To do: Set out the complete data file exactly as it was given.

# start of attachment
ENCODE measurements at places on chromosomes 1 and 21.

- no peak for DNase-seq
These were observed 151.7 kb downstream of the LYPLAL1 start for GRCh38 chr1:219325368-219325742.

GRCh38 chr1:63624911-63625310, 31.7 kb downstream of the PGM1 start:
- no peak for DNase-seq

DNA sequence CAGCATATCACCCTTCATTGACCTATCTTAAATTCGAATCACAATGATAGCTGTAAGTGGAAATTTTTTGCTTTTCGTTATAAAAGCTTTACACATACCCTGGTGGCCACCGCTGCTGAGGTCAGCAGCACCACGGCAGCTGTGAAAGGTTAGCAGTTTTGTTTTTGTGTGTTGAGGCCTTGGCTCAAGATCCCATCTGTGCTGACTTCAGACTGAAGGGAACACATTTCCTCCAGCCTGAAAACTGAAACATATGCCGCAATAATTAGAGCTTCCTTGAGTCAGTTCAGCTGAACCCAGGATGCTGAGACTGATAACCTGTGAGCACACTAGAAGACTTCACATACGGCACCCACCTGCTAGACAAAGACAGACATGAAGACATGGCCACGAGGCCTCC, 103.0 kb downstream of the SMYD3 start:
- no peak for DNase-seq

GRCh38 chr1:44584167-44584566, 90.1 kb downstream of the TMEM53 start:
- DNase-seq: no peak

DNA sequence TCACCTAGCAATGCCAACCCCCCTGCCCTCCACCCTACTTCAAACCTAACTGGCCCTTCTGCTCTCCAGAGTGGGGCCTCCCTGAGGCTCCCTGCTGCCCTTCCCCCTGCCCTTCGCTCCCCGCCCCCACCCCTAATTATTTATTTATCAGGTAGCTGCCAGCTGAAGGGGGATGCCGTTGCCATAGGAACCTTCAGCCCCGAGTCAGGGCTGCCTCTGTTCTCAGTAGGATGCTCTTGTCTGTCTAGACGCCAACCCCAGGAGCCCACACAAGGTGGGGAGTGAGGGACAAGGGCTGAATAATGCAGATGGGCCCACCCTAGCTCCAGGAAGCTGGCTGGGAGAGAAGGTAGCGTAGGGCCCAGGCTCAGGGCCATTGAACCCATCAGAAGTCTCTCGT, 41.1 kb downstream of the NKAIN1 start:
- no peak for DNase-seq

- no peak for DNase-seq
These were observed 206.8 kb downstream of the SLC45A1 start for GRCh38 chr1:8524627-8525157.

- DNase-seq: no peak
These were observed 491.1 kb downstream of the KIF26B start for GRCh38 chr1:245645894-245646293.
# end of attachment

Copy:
ENCODE measurements at places on chromosomes 1 and 21.

- no peak for DNase-seq
These were observed 151.7 kb downstream of the LYPLAL1 start for GRCh38 chr1:219325368-219325742.

GRCh38 chr1:63624911-63625310, 31.7 kb downstream of the PGM1 start:
- no peak for DNase-seq

DNA sequence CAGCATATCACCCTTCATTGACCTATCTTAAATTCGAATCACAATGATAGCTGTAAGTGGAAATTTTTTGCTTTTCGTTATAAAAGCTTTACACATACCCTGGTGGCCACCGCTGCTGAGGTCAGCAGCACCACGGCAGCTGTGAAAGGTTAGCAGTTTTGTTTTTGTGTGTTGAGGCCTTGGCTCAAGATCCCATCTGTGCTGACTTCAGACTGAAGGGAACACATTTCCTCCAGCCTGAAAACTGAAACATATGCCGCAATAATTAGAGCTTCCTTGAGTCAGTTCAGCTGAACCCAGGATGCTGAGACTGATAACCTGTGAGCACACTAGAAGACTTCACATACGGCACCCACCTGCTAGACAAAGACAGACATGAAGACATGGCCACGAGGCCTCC, 103.0 kb downstream of the SMYD3 start:
- no peak for DNase-seq

GRCh38 chr1:44584167-44584566, 90.1 kb downstream of the TMEM53 start:
- DNase-seq: no peak

DNA sequence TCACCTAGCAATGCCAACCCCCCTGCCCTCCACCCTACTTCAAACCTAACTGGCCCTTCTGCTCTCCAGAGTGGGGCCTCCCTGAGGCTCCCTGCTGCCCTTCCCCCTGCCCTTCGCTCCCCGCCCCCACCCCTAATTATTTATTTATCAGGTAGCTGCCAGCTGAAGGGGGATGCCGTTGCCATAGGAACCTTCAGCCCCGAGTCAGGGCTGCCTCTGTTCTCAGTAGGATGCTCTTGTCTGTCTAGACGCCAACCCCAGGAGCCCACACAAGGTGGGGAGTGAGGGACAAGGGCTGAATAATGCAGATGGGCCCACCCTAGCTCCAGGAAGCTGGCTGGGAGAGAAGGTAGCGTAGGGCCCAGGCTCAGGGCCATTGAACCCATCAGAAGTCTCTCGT, 41.1 kb downstream of the NKAIN1 start:
- no peak for DNase-seq

- no peak for DNase-seq
These were observed 206.8 kb downstream of the SLC45A1 start for GRCh38 chr1:8524627-8525157.

- DNase-seq: no peak
These were observed 491.1 kb downstream of the KIF26B start for GRCh38 chr1:245645894-245646293.